So my target mosque – Süleymaniye Mosque. Istanbul has 4 historical preservation sites, and Süleymaniye Mosque and its associated conservation area is one of them. Truly the site is something to behold – not just mosque, or the grounds, but the views and the story of the architect that pulled it all together.   Great story, beautiful place, and I’m glad that it will be protected for others to see and experience it for years to come.  Here are a few pictures that do not do it any justice but do give you an idea of what it’s like on the inside.  I also received quite a bit of literature from a volunteer at this mosque.  A lot of FAQ’s about Islam, Muslims, Allah, etc..  Once I read through the materials I will share what I learn.

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My next stop was the Spice Market.  The Spice Market is synonymous with the Spice Bazaar and Egyptian Bazaar.  They all mean the same thing..  I didn’t like the Spice Market. It was way too crowded.. and the stores that surround the spice market are cheap kid toy stores….  I just wandering around and I didn’t see anything appealing at all –  I was glad to wander out of the Spice Bazaar.  I went to storefront 55 – a recommendation from Turkish Carpet man – they are friends. He would give me a good deal.  I didn’t bother to negotiate – I handed him Turkish Carpet man’s card and purchased a few items.  The next day I saw what I purchased for 1/2 price somewhere else.   Specifically, I purchased some Rose Water for 30 TL… I saw it the next day at a pharmacy for 12 TL…   I did not negotiate with the owner of storefront 55 because he was good friends with my Carpet Man…  I definitely didn’t get a “friends and family discount”.  The lesson learned here – ALWAYS negotiate. Never settle for the first price they tell you.  Even if they come highly recommended and you have a “special” connection.

My last activity for the day was a cooking lesson from  Rocco, our host, and the chefs were amazing – I learned how to make some of the more popular and two of my favorite foods – Red Lentil Soup and Lamb and Beef Stuffed grape leaves. Yum!  The secret ingredients – red pepper paste and equal parts of mint, parsley, and dill.  I am going to bring home the red pepper paste and this Z knife to chop up my herbs (since I cannot find it on Amazon).  Here is a great site to see the Zihr in action.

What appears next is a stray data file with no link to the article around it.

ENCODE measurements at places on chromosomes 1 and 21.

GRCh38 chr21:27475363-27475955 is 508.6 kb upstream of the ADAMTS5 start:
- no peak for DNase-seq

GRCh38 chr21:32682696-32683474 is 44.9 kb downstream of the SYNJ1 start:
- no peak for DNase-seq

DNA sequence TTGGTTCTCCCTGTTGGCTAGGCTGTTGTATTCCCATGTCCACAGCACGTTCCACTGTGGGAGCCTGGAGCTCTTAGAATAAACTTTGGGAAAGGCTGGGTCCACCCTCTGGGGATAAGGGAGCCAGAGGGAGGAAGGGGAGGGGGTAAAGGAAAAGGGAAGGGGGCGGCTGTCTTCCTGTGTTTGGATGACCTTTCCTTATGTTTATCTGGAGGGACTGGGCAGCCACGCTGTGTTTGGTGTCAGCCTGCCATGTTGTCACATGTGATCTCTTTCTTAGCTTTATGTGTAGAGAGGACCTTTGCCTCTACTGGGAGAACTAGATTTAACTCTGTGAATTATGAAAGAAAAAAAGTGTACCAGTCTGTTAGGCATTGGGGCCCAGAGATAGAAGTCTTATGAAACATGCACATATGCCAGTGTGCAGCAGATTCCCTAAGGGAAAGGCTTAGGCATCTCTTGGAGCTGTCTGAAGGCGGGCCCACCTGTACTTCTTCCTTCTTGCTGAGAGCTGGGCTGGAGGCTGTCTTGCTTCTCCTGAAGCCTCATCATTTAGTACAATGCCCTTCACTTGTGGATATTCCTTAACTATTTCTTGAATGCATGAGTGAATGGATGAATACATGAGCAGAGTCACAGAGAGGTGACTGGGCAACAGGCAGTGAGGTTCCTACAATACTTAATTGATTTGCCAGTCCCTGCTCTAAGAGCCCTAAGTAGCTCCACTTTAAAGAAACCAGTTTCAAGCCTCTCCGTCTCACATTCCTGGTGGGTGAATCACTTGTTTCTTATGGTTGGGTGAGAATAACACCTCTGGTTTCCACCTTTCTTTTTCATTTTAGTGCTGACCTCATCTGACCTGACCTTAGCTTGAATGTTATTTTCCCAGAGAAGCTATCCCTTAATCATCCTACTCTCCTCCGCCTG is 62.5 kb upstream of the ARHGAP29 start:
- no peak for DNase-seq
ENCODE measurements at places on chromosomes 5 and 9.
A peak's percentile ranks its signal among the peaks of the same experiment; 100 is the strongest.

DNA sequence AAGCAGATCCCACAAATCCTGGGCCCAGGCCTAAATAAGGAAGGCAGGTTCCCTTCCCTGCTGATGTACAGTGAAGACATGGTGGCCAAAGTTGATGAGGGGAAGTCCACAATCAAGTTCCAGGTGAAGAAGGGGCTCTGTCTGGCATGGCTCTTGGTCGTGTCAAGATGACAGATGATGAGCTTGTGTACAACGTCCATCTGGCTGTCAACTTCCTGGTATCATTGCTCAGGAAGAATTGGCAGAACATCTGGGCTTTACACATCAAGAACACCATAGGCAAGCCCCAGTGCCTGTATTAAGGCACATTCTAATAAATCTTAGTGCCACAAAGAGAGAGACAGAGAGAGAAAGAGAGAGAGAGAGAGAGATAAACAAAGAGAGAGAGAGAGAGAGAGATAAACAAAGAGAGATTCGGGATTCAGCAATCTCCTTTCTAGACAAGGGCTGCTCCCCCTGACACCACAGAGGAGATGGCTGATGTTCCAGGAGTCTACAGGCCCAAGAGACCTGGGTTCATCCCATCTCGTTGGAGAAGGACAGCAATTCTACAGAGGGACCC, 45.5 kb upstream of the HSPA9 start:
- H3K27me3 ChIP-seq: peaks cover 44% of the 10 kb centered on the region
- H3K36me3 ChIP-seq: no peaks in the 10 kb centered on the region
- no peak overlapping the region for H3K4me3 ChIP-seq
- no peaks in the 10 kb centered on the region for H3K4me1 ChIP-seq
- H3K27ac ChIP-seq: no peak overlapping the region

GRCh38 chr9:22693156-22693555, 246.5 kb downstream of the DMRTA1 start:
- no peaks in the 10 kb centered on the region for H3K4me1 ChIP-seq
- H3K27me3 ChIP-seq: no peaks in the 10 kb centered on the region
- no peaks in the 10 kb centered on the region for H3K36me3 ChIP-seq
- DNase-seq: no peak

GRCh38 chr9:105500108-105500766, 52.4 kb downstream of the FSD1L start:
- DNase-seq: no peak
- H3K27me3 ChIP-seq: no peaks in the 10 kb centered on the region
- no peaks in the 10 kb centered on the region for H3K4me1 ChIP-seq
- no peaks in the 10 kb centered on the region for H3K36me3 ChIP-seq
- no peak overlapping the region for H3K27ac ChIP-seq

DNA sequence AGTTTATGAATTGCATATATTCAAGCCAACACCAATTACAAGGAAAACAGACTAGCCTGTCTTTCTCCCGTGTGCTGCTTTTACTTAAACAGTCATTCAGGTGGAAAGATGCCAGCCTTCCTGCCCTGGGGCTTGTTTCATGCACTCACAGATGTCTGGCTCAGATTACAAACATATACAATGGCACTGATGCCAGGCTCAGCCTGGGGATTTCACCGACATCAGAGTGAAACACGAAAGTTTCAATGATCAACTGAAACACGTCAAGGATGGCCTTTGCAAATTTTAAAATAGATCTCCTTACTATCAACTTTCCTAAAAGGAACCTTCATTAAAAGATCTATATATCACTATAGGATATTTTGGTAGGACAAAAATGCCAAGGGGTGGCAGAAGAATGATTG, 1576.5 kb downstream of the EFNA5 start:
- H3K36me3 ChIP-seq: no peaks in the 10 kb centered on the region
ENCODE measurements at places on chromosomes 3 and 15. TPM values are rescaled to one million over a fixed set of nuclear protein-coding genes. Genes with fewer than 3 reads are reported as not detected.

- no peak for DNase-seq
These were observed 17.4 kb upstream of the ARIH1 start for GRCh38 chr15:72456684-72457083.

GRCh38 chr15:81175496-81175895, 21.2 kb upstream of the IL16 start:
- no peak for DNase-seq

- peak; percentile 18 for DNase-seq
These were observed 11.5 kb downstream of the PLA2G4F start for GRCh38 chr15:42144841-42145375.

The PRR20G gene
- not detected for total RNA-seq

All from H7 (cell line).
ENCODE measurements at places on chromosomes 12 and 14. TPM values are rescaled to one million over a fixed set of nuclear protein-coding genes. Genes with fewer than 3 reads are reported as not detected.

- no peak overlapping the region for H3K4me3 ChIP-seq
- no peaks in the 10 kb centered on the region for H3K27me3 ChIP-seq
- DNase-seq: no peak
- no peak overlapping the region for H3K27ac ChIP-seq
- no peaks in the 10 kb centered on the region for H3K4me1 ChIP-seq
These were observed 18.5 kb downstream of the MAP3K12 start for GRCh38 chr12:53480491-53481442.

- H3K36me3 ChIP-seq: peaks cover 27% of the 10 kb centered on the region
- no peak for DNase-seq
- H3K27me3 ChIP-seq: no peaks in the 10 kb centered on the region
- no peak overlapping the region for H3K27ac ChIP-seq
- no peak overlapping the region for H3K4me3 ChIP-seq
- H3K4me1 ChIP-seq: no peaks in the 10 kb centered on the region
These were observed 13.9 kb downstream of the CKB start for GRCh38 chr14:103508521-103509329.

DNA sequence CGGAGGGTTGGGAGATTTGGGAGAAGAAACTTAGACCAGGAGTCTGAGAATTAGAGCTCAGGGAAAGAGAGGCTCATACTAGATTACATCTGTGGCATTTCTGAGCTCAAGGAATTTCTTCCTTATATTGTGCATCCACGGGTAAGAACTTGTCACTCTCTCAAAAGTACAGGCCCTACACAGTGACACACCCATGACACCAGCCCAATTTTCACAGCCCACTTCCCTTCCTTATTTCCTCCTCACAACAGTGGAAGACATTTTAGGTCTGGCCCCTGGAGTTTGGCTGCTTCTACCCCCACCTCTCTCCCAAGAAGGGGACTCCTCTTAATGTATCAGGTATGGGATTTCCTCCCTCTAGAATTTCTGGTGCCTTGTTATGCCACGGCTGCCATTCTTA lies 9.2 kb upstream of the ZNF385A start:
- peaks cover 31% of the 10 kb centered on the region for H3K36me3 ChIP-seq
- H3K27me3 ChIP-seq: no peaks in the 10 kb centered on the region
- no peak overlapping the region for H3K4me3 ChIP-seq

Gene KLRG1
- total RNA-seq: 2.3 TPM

I finally got  back to my room at 10pm.. I was exhausted.  I brushed my teeth, put on my pajamas, and went to bed.  It was a fabulous day…

There are 2 lessons today:

1 – Cover your blue eyes.   The day was not sunny but cloudy and warm. It was a perfect day. But I still had to wear my sunglasses. I found that I was not approached to purchase items or enter stores nearly as much when I had my sunglasses on vs. off.  I think that blue eyes are a bit of a rarity here in Istanbul (maybe all of Turkey I don’t know), so the hustlers see blue eyes and assume tourist.  Just a FYI for those of you blue-eyed folks traveling to Turkey… take your mirrored sunglasses and wear them. You will be glad you did.

2 – Always negotiate.  As with the rose water – even a friend of a friend will try to take as much money as possible. The Turks love to negotiate…  so give it to them.  Educate yourself on the cost of something then go for it.  If you are not a negotiator, well then, you will need lots of money.  🙂

O.k. I will do my best to catch up on Day 3 AND finish up Day 5 with a bang so there is something really fun to write about.  Day 5 is my day with Turkey Carpet Man…  all day…  I did also learn that he is Muslim.. so that is something. A very different culture, I’m surprised he is even interested in spending time with a Christian (although not all that Christian IMO) American…

Last but not least, I love the Call To Prayer.  LOVE IT.  I’ve recorded a few that I’ve heard.. I’ll try to share them. I don’t even know what they are saying, but it sounds great.  O.k. I have to go now…